Post by: Sissi on March 09, 2006, 02:54:25 PM
in 1711


(http://i39.photobucket.com/albums/e160/kedvesem/stanislas20leszczynsk201711i.jpg)
Title: Re: King Louis XV and his family
Post by: Sissi on March 09, 2006, 02:59:21 PM
Her oldest sister Ana who died young

(http://i39.photobucket.com/albums/e160/kedvesem/anna20leszczynska.jpg)
Title: Re: King Louis XV and his family
Post by: Sissi on March 09, 2006, 03:06:01 PM
This is I THINK the portrait made for the duc de Bourbon when she was a possible bride!!

(http://i39.photobucket.com/albums/e160/kedvesem/leszczynska.jpg)
Title: Re: King Louis XV and his family
Post by: Sissi on March 09, 2006, 03:36:15 PM
The Prince Charming at 15!
He looks fabulous I think!!! ;D ;)

(http://i39.photobucket.com/albums/e160/kedvesem/louisXVa15ans.jpg)
Title: Re: King Louis XV and his family
Post by: Prince_Lieven on March 09, 2006, 03:37:51 PM
His hair looks a strange colour for 15.  ;D ;D And those lips are suspiciously red! ;)
Title: Re: King Louis XV and his family
Post by: CountessKate on March 10, 2006, 03:24:38 AM
Quote
His hair looks a strange colour for 15.    And those lips are suspiciously red!


He would have worn grey powder in his hair - the latest fashion.  The lips would probably have been the artist's fancy, Louis XV was never known to have worn rouge.
Title: Re: King Louis XV and his family
Post by: pers on March 14, 2006, 06:02:05 AM
ML's favourite child was the Duc d'Anjou, who died very young.  The poor child was sickly and some of the women attending him, being very superstitious, gave him the earth from the Saint Medard cemetery to eat, mixed into his food.  It came from the grave of a saintly person.  After the child's death, when the doctors opened up the body, they found a lot of earth in his intestines.  It was a mystery as the child did not go into the garden and there was none in his bedroom.  They could not understand how he ingested such a large quantity of earth.  Only for Marie Leczinska to find out with horror that her child has been given the earth from the Saint Medard cemetary!
Title: Re: King Louis XV and his family
Post by: Sissi on March 15, 2006, 09:01:45 AM
(http://i39.photobucket.com/albums/e160/kedvesem/MarieLenpieds.jpg)
Title: Re: King Louis XV and his family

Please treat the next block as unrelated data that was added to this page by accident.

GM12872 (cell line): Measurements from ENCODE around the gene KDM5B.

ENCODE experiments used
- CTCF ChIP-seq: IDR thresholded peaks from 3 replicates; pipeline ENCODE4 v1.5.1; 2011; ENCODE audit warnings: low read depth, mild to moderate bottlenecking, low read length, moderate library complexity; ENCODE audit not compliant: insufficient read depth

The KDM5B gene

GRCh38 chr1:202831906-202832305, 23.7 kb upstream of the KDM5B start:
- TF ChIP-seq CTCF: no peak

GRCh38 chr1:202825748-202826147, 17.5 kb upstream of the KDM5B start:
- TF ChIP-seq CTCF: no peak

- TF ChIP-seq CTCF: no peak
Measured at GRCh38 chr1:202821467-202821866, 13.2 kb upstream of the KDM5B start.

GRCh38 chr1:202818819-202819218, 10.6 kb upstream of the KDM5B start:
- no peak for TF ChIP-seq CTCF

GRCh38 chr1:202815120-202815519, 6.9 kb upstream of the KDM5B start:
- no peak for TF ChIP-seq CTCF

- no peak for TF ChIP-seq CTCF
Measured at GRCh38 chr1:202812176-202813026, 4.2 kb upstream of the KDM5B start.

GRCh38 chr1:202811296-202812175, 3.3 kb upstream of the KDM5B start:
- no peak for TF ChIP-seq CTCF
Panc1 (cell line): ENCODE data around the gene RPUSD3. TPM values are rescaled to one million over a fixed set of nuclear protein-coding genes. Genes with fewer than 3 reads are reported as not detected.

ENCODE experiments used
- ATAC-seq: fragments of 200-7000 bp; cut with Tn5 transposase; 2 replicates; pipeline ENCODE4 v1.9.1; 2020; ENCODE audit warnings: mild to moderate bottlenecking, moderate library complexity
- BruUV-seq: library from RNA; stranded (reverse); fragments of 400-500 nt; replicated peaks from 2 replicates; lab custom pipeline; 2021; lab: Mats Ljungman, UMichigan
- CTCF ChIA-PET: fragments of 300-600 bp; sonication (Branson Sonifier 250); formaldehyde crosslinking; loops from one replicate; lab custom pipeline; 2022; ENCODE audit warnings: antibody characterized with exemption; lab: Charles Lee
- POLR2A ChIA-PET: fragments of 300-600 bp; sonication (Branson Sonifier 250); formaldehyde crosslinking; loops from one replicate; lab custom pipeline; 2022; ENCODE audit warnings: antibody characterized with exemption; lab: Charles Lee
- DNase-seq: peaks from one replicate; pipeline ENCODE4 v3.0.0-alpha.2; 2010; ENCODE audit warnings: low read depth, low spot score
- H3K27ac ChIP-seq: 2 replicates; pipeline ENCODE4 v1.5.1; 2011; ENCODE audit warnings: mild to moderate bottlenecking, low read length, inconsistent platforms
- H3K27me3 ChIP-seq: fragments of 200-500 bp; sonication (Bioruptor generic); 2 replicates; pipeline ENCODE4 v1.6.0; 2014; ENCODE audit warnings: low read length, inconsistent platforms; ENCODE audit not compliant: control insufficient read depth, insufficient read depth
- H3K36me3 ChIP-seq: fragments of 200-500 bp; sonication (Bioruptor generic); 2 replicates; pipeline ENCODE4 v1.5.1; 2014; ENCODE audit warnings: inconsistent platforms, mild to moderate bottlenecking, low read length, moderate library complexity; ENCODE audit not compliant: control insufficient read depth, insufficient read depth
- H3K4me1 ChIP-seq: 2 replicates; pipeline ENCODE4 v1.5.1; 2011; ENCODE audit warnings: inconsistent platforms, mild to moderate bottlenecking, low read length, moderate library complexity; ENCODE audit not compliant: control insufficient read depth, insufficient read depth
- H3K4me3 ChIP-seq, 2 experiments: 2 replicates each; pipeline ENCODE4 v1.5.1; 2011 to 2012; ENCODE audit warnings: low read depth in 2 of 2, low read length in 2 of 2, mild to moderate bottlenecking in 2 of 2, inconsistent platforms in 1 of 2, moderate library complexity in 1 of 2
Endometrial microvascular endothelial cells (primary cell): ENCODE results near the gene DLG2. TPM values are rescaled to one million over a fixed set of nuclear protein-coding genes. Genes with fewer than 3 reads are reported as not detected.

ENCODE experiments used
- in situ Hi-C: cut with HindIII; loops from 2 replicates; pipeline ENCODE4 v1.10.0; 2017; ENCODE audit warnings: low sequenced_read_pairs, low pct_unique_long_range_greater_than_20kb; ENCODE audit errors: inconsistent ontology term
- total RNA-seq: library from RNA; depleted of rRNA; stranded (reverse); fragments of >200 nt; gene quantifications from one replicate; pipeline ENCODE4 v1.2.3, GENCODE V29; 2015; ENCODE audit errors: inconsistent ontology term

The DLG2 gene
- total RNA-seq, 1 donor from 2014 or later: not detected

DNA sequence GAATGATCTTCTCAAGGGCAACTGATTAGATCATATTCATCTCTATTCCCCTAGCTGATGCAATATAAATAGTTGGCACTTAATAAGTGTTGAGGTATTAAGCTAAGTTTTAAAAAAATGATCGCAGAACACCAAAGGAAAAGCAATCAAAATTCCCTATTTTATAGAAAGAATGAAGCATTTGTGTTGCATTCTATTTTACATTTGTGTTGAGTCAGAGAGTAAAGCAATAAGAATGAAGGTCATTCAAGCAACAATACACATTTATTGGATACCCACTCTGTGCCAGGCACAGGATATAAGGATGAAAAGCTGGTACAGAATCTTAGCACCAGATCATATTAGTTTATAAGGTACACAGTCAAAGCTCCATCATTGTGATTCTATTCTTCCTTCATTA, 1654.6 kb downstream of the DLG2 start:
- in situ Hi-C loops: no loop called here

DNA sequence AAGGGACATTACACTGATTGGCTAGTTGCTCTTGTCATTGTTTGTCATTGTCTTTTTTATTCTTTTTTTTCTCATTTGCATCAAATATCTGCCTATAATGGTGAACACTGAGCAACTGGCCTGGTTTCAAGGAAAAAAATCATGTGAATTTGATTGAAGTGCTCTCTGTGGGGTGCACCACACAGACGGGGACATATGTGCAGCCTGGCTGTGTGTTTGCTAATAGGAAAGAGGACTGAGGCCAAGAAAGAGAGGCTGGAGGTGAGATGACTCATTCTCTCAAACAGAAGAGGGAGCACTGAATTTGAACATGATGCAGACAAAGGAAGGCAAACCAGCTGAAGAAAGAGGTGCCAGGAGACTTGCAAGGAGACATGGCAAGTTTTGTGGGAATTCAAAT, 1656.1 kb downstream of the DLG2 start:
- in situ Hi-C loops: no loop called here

Post by: Sissi on March 15, 2006, 09:02:50 AM
With the Dauphin

(http://i39.photobucket.com/albums/e160/kedvesem/MarieLetledauphin.jpg)
Title: Re: King Louis XV and his family
Post by: Sissi on March 15, 2006, 09:05:27 AM
(http://i39.photobucket.com/albums/e160/kedvesem/MaireL.jpg)
Title: Re: King Louis XV and his family
Post by: bell_the_cat on March 16, 2006, 04:40:39 AM
Quote
(http://i39.photobucket.com/albums/e160/kedvesem/MaireL.jpg)


This is an interesting one as it's a copy of the portrait of Louis' mother Marie Adelaide on the Marie Adelaide thread.
Title: Re: King Louis XV and his family
Post by: pers on March 16, 2006, 11:56:26 AM
I wonder whether it was just painted in a similar style, or that the painting of ML was basically just done with a sketch of her features as the basis, and that the rest all fake?  You're right they are VERY similar.  Even the page boy carrying the train looks the same!
Title: Re: King Louis XV and his family
Post by: REMI on October 16, 2008, 11:33:13 AM
Louis XV had given nicknames to his daughters. Thus Elisabeth called "Babette"; Adélaïde, "Loque";   Victoire, "Coche"; Sophie, "Graille"; Louise, "Chiffe"....Funny too!

REMI
Title: Re: King Louis XV and his family
Post by: Mari on October 17, 2008, 01:03:12 AM
Somewhere I have read the reason behind the nicknames. I know that coche is couch or bed and suppose this to be a joke on laziness. Bearne tells us that a writer of the period stated that Louis XV was not an unkind Father. He loved his Daughters but is was utterly selfish. When they were present he was a loving Father who was affectionate and tender and when they were out of sight he never thought of them.   Loved them like a Bourgeois is one phrase used.

http://books.google.com/books?id=r0QQAAAAYAAJ&pg=PA240&dq=madame+adelaid+by+bearne&ei=zaV0SL_CNY_-sQP_tMTTCQ#PPA156,M1

Title: Re: King Louis XV and his family
Post by: REMI on October 17, 2008, 03:46:19 AM
Louis XV gave the nickname Coche to Victoire  because she was a very stout woman... like a coche!